This was caught on film, there were witnesses. I went into a psychotic rage over food. I have some serious food issues, and I thought she was going to take my food. The fear of being deprived was so strong, that I had to protect myself. This was what I knew, I never knew people could share. I was a beast, primal in my reactions. She did not suffer permanent damage but was hospitalized for it. This lead to the only psychiatric hospitalization that benefited me. Hospital hiding the institution, feeding on itself and drugging children. Teaching them first hand who Nurse Ratchet was.

The reason being I finally needed help. I was shunted around the state, with my history and diagnoses no one wanted to treat me. It feels familiar at times with doctors, sending needles into my heart. I was misdiagnosed with mental health conditions. One to explain every disability. I was accused of things, such as self mutilation that came from my disabilities. I was lazy, I was stupid, I was just not good enough. Years of that, a decade in fact, of being told how worthless I was by doctors and I did not trust them.

I was sent to an experimental facility. The Ranch, as my family calls it, was a peer support program. We did see therapists, and we did have medication given to us but we lived in a boarding school environment. The program depended on it’s recipients to function. This made a difference, as I found people my age I could talk to. This was a first. I also learned I was not alone. At the other facilities you were shoved in until you behaved for three days or so, then went home. In and out like a yo yo.

Each of the children at the Ranch had been in and out as well. Most were not from New Mexico, but a few of us were granted access to keep diversity up. There was violence there, though there was also nature. The Ranch is the only place I have ever been able to drink the water. The water came straight out of the ground. The first thing the doctors did was take me off all of my meds. They gave me two months before they started me on another. They came so close to freeing me from my shackles of medication. The medicine they put me on did change things, it seemed to reverse some of the damage to my brain from the drugs that came before. I stopped losing my hair, I gained some weight and lost some girth. I even began to smile sometimes.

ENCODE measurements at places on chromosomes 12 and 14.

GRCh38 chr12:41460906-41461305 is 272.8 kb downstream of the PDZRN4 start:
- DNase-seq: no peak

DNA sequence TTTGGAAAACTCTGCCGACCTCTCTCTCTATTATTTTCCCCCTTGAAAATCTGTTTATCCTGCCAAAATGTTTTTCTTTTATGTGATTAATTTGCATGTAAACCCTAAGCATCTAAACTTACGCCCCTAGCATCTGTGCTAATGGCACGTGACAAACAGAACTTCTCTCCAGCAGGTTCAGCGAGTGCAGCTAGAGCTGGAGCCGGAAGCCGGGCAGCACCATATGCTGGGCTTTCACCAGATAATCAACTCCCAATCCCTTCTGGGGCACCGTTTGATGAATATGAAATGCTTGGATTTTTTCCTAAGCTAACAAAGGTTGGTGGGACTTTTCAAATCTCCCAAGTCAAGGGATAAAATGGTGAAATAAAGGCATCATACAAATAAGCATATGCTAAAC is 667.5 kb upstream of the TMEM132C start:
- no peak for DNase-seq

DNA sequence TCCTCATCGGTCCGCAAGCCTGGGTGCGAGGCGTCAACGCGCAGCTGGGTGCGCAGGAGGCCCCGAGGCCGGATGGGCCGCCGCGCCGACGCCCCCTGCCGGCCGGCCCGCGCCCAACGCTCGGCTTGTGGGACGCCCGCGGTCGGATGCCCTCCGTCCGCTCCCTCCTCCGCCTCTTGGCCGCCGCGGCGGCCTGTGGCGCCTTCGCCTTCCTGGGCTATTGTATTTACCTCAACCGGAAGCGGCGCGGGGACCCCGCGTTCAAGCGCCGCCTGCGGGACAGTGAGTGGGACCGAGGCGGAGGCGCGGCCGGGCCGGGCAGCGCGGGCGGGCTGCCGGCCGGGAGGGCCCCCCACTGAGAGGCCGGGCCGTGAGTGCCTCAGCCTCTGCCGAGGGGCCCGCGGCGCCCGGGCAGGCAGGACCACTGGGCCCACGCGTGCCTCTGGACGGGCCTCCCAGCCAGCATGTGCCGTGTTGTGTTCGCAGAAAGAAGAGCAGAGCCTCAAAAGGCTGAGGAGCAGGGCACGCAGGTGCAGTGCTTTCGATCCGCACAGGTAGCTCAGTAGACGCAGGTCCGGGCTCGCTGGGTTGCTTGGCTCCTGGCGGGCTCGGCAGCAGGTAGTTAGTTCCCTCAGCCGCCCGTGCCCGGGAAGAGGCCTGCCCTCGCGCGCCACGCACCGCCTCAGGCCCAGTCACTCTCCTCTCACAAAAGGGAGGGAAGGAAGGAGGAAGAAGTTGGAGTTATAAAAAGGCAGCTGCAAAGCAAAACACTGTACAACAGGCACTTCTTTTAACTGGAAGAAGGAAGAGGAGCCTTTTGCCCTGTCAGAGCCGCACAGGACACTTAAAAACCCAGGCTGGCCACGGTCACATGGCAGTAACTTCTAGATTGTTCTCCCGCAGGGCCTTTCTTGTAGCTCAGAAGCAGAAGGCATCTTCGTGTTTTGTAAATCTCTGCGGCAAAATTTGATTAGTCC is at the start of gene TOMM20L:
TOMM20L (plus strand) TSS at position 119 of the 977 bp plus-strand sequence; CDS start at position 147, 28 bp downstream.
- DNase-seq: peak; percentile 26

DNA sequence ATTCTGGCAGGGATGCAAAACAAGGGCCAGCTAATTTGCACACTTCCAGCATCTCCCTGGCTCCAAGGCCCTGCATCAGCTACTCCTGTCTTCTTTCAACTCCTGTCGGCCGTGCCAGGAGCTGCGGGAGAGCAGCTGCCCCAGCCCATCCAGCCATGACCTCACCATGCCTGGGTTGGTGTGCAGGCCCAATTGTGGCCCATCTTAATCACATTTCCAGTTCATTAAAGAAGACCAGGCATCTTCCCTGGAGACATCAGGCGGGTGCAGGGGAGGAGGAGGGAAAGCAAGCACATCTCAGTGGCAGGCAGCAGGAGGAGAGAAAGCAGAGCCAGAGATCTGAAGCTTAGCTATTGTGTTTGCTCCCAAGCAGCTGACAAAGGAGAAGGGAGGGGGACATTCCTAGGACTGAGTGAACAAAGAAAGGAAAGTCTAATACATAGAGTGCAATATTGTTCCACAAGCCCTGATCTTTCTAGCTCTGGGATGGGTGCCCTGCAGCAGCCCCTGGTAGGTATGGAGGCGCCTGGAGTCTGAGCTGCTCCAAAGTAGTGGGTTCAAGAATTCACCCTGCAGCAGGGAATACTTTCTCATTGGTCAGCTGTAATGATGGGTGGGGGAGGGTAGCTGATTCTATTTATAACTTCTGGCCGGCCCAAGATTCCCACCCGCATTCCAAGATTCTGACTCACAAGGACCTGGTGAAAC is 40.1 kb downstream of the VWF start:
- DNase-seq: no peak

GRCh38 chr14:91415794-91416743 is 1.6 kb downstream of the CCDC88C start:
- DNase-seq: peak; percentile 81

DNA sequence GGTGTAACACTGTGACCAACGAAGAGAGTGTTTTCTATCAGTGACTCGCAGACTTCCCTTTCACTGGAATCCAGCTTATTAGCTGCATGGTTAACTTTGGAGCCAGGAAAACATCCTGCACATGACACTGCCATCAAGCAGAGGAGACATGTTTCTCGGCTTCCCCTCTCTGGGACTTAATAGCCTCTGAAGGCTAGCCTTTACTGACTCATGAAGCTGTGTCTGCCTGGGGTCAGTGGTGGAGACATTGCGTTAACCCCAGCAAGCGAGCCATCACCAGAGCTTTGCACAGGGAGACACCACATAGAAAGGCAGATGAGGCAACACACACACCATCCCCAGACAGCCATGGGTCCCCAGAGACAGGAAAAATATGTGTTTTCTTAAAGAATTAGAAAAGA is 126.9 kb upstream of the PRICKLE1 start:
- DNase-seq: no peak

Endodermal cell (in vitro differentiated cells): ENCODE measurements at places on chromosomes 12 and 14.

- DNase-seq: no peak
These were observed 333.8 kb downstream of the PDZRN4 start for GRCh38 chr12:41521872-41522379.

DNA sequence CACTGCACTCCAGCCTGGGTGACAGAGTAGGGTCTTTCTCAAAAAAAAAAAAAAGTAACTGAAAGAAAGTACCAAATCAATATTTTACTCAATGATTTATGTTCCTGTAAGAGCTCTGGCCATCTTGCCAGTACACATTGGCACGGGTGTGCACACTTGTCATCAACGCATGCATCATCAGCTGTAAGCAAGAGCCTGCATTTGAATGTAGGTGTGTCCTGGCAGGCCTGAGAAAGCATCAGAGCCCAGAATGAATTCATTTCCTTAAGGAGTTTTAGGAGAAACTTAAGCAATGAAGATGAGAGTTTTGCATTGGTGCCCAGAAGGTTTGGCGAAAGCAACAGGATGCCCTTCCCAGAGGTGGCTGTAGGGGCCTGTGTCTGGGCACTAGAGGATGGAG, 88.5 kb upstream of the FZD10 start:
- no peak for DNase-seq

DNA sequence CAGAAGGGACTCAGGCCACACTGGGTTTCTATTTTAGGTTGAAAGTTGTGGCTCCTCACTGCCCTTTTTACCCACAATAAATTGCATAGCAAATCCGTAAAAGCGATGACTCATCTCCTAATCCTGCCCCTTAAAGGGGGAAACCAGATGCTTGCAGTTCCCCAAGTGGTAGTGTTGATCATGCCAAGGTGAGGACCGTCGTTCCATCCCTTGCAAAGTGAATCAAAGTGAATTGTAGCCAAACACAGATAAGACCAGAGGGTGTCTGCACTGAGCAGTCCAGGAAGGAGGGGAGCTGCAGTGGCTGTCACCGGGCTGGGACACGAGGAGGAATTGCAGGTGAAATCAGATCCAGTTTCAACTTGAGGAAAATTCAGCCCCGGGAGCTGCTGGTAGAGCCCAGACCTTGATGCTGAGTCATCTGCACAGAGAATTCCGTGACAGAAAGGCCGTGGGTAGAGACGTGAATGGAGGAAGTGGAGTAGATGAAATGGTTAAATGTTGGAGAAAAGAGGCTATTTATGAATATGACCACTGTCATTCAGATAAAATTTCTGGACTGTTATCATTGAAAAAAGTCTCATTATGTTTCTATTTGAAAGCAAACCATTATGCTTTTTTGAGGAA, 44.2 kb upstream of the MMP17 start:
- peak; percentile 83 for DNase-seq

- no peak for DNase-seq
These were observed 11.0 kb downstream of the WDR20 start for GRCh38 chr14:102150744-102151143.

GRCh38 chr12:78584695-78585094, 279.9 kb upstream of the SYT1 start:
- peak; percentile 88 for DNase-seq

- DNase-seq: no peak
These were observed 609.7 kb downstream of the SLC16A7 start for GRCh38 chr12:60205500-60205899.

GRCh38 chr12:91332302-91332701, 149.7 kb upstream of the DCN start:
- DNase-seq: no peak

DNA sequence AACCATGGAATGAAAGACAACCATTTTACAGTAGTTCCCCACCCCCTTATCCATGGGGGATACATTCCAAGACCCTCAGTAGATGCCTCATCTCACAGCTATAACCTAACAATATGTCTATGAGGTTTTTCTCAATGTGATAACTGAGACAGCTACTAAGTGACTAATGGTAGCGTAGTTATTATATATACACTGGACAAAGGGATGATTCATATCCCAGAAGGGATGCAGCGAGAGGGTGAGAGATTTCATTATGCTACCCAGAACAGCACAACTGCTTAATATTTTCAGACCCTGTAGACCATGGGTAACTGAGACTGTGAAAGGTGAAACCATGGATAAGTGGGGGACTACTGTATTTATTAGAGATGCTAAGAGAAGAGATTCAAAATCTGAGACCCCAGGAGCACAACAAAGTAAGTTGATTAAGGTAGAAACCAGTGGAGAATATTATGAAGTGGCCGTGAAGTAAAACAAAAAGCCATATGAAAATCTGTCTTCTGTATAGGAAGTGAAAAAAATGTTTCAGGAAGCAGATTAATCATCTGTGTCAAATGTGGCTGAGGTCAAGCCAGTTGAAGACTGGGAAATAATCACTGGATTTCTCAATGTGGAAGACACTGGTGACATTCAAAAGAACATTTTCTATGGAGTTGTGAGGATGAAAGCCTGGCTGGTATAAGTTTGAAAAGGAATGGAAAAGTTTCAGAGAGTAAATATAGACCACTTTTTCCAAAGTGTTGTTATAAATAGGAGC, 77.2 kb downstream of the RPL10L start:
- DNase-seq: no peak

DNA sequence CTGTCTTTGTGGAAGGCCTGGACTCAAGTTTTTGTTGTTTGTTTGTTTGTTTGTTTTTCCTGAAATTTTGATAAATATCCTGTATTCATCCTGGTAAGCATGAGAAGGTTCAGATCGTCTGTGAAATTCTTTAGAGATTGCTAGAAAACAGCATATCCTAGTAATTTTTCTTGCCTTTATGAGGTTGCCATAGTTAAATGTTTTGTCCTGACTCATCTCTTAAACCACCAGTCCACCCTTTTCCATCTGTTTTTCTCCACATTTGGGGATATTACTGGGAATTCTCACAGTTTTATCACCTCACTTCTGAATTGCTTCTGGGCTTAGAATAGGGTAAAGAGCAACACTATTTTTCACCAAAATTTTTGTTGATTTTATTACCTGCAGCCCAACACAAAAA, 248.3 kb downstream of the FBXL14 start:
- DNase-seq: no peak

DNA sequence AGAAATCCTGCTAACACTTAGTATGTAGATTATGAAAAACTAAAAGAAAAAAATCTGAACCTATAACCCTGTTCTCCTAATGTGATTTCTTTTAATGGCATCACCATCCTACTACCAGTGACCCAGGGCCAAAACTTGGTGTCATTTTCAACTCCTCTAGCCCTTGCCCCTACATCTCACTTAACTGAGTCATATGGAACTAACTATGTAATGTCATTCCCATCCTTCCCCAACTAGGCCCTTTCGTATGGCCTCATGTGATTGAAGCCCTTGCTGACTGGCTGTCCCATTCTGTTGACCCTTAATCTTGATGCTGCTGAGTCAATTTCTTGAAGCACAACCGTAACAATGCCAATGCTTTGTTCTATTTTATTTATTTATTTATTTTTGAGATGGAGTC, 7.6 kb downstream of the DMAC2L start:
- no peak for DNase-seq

I also met horses. I was one with nature there. There was silence at times, and there was bonding. That was where I learned I could love. The fact is, my father was a diagnosed psychopath. Even knowing this these “great” doctors did not seem to consider that my behavior was environmental. The ranch is where I learned about PTSD. It is also where I learned that flashbacks were not just my burden.

One of the other dorms, full of boys, found a dog. I was triggered when the dog came to us bleeding. The flashback lasted for six hours. I relieved my father killing people’s pets because I liked them. I still cannot go into detail on those horrors without triggering myself. This poor dog was hungry, lost in the middle of no where, and then was assaulted. When he came to our dorm, my brain left. I woke up, and found that the world had for once stopped for me.